The ginan delivers a clear and timely message: do not get totally engrossed in worldly pursuits to the detriment and total neglect of your spiritual existence. The composer also questions: “why do you take so much pride in the activities of the world?” And cautions: “do not fall into the entrappings of this physical illusory form”.
One of the central most powerful and beautiful tenets of Ismailism is the importance of constantly balancing the spiritual-bateni and the worldly-zaheri dimensions of our lives. This is not always easy, but it is something that we nonetheless need to be fully aware of and steadily strive for all the time.
The message of balance is a universal one – people of all faiths and traditions (and even those who practice spirituality outside organized religion) can pursue this in their own way and within their own philosophical frameworks.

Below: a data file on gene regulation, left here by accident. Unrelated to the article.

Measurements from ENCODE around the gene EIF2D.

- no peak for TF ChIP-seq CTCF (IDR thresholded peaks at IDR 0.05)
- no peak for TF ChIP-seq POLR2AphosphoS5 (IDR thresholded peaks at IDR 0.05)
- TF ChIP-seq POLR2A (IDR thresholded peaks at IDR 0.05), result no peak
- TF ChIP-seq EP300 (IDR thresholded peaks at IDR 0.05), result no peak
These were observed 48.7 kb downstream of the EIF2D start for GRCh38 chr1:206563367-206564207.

Which brings us to the unprecedented crisis we are living through at present. An invisible ultramicroscopic virus has brought the sophisticated world economy to its knees. This is a truly humbling experience for us all.
With Allah’s help and human ingenuity we will get through this. But we don’t know how long it will take, the total final tally in human lives and the aggregate cost in lost economic output.
And as we emerge from the other side of this problem, the key question is what are we going to look like? Will this experience re-affirm our collective common humanity? Or will we degenerate into finger pointing and blame shifting? Are we going to be ready to jump right back into the rat race?
Most importantly: Are we going to be much more “balanced” as individuals and as a society? Time will tell. In the meanwhile, listen to the ginan below. You may feel overwhelmed with emotions in some verses of the ginan.